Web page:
If we are to save endangered Atlantic salmon and restore healthy populations of other sea-run fish, it’s clear that removing four dams on the Kennebec between Waterville and Skowhegan must happen. The best available peer-reviewed science shows that all of the proposals for fish passage being made by the owner of the dams, Brookfield Renewable, will fail.
To make this point, the Natural Resources Council of Maine joined with our partners at the Kennebec Coalition and Conservation Law Foundation to file a detailed objection to Brookfield’s flawed Species Protection Plan (SPP) for endangered Atlantic salmon, Atlantic sturgeon, and shortnose sturgeon at three of its dams on the Kennebec between Waterville and Skowhegan – the Lockwood, Hydro-Kennebec, and Weston dams. The SPP was filed with the Federal Energy Regulatory Commission (FERC) and shares the same fatal flaws as Brookfield’s plans for continued operations at the Shawmut dam that sits between the Weston and Hydro-Kennebec dams.
In requesting that FERC deny Brookfield’s SPP and conduct a full Environmental Impact Statement, our groups write:
“With this fish passage plan, Brookfield is making extraordinary claims for passage performance [for Atlantic salmon] that are unsupported by current available data, and Brookfield omits passage performance standards for the other species, leaving them completely unaddressed. Extraordinary claims require extraordinary proof.”
“Even if everything Brookfield proposes in the SPP were to work according to plan, which best available science and information show is not possible, it would still result in unacceptable mortality for Atlantic salmon.”
“Brookfield’s failure to guarantee successful passage for other sea-run species is another nail in the coffin of Kennebec salmon, and in any efforts at fish restoration on the Kennebec.”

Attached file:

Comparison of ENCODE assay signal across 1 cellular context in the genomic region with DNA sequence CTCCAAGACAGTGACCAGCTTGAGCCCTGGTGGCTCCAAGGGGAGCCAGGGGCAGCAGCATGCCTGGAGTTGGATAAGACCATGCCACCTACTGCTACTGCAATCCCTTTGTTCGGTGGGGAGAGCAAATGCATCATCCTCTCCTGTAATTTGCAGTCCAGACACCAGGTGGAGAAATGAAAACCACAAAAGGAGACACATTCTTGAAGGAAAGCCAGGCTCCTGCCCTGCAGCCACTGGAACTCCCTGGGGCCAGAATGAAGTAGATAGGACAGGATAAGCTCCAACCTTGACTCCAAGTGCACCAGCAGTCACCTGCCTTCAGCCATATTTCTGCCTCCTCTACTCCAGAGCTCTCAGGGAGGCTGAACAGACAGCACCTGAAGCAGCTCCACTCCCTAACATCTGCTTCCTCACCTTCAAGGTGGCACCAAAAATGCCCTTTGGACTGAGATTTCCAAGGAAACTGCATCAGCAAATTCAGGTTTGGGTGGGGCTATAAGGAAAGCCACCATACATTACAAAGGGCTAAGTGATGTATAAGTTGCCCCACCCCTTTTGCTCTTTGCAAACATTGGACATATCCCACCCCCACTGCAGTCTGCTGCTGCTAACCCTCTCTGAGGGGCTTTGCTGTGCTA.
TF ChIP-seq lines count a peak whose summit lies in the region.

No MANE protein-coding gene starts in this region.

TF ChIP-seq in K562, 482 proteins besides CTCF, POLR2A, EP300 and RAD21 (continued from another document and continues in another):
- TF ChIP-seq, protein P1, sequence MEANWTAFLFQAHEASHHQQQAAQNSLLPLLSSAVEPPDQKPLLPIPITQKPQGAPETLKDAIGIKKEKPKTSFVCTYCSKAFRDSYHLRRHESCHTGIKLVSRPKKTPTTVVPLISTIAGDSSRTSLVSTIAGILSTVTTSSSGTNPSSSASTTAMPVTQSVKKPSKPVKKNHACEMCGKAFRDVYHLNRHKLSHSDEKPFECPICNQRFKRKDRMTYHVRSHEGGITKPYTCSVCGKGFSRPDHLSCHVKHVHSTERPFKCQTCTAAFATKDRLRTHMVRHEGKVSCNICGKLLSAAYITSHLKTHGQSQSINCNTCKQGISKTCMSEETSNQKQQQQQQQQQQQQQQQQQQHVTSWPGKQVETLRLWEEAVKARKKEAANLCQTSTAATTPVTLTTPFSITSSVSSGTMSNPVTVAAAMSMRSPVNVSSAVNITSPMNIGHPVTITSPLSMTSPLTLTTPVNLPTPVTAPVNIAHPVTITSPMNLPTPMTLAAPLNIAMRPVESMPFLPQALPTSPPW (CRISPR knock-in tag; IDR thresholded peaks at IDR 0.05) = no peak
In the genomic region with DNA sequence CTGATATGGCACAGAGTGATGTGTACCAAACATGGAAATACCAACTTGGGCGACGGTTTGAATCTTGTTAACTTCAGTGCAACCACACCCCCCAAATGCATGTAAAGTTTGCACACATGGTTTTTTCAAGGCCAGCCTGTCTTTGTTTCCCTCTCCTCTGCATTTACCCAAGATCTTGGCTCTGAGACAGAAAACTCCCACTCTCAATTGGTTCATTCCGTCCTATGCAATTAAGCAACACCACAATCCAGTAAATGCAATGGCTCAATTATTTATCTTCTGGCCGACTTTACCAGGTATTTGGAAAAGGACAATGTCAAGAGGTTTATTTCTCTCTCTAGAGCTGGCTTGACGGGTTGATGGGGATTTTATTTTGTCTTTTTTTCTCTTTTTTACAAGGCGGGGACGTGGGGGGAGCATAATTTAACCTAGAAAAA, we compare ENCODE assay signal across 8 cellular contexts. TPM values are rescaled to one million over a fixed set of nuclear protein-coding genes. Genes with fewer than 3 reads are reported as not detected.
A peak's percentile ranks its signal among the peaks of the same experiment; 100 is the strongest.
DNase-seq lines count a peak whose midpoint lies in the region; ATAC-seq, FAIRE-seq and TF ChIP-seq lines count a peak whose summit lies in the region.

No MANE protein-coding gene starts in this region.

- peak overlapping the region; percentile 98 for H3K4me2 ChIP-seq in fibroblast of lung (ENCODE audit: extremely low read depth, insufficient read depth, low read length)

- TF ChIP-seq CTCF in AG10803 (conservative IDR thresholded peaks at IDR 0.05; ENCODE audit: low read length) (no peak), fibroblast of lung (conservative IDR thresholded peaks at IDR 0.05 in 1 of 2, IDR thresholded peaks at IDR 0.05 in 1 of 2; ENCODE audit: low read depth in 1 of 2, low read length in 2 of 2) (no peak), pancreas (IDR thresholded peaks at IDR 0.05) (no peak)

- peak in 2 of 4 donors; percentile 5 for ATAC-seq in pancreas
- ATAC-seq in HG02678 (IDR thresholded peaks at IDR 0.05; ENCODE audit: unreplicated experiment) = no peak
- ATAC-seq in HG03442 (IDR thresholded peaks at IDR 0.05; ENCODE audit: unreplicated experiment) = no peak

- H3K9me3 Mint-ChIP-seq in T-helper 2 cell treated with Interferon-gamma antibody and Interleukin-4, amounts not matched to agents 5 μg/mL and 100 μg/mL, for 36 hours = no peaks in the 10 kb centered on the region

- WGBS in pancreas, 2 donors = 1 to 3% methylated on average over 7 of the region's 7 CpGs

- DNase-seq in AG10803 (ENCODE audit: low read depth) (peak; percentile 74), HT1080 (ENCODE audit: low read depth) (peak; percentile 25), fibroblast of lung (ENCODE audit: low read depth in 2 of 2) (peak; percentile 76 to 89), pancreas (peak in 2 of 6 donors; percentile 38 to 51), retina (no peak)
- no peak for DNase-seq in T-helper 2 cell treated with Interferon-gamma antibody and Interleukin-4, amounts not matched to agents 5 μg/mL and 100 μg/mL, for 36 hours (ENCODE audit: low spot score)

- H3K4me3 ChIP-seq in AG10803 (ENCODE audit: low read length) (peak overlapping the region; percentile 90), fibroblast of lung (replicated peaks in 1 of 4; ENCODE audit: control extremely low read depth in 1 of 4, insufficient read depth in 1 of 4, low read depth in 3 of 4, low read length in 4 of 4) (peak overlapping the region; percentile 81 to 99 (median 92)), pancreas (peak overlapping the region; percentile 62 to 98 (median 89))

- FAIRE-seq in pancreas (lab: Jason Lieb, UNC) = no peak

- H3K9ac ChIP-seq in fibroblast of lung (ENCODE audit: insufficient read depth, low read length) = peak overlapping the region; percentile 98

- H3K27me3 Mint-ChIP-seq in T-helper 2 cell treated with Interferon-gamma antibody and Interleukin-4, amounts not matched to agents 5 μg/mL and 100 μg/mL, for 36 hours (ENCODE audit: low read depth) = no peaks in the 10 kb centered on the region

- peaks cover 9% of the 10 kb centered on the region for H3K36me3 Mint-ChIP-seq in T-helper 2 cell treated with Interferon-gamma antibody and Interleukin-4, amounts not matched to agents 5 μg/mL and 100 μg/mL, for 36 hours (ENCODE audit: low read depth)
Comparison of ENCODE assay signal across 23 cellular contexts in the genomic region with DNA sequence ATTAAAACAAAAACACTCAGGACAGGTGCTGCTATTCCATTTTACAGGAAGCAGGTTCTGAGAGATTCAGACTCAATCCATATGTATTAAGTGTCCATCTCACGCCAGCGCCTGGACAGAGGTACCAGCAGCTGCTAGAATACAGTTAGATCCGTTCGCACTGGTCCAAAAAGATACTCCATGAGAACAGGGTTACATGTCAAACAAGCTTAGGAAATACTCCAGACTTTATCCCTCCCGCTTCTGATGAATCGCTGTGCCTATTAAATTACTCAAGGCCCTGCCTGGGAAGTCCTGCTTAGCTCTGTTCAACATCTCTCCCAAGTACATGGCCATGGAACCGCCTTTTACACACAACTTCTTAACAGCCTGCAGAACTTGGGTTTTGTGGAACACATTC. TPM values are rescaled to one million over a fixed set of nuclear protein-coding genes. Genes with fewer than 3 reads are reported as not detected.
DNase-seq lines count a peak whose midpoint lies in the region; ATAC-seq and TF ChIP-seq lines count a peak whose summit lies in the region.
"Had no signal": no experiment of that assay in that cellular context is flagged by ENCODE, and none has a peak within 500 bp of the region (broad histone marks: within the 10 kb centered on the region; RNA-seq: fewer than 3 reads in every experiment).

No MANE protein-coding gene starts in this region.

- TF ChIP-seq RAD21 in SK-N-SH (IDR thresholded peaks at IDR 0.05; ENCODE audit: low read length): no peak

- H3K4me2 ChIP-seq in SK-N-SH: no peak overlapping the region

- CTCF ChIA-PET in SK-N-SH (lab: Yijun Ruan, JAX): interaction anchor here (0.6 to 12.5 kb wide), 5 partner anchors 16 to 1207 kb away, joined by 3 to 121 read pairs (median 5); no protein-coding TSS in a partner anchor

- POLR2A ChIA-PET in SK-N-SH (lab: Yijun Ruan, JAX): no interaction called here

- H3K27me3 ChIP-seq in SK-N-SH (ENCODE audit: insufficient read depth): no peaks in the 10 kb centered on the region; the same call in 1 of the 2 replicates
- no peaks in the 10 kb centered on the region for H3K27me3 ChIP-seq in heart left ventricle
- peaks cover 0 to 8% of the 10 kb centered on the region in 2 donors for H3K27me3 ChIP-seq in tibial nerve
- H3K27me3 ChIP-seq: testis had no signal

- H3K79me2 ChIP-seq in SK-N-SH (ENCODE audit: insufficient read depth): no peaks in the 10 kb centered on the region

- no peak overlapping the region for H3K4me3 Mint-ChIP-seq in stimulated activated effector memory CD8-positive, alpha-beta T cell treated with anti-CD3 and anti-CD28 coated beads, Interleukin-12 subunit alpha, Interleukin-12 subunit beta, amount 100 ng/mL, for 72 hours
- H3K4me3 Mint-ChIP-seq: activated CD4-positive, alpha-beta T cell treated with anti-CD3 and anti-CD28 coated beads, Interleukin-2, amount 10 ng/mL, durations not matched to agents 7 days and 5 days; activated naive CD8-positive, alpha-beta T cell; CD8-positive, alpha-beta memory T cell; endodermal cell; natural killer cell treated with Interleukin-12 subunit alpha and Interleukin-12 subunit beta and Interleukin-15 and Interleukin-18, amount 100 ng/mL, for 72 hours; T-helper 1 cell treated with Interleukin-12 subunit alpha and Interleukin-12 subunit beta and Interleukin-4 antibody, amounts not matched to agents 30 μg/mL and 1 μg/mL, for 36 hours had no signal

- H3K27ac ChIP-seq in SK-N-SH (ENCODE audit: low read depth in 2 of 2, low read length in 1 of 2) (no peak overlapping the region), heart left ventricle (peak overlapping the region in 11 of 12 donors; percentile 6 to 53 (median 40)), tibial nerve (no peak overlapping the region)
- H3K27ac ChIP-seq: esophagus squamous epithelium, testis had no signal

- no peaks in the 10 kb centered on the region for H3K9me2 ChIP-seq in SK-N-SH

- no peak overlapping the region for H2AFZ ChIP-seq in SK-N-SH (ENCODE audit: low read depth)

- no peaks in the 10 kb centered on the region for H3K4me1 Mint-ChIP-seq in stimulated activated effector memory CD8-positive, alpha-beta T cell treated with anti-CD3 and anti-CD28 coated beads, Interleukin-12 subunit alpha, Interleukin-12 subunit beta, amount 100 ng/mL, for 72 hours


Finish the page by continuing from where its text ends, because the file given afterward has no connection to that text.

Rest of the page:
“Brookfield does not have a suitable solution to the problem of these hydropower projects’ permanently impairing sea-run fish restoration on the Kennebec and never will.”
The filing was submitted by the Kennebec Coalition (Atlantic Salmon Federation, Kennebec Valley Chapter of Trout Unlimited, Natural Resources Council of Maine, and Maine Rivers) and the Conservation Law Foundation. Below are some of the key takeaways from the document:
- The problems posed by Brookfield’s operations of its four dams cannot be solved without removal, which is why it continues to delay the inevitable outcome. The company has been breaking the law since 2019 by killing salmon and operating without the necessary Endangered Species Act “take” permits.
- Our extensive review of the best available peer-reviewed science shows that all of Brookfield’s proposals for fish passage will fail, which should surprise no one as they haven’t worked anywhere else in the world. Brookfield has provided no data to back up its proposed 96% upstream adult salmon passage standard and 97% downstream passage for smolts. They are unrealistic for one dam, let alone four dams in a row.
- Brookfield’s flawed Species Protection Plan would result in the extirpation of endangered Atlantic salmon from the Kennebec and failure of restoration efforts for other sea-run fish that are essential to the health of the Gulf of Maine fisheries. Because the Kennebec is so critical to the recovery of the Atlantic salmon in the U.S., failure on the Kennebec River would likely result in the extinction of Atlantic salmon in the U.S.
On August 16, our groups joined nearly 800 Mainers and supporters of dam removal to call on FERC to conduct a full Environmental Impact Statement as part of the relicensing of the Shawmut dam. In June, routine operations at Brookfield’s dams stranded and injured endangered Atlantic salmon. And in May, several of our groups announced they intend to sue Brookfield Renewable for violations of the Endangered Species Act.
—Nick Bennett, NRCM Staff Scientist and Healthy Waters Director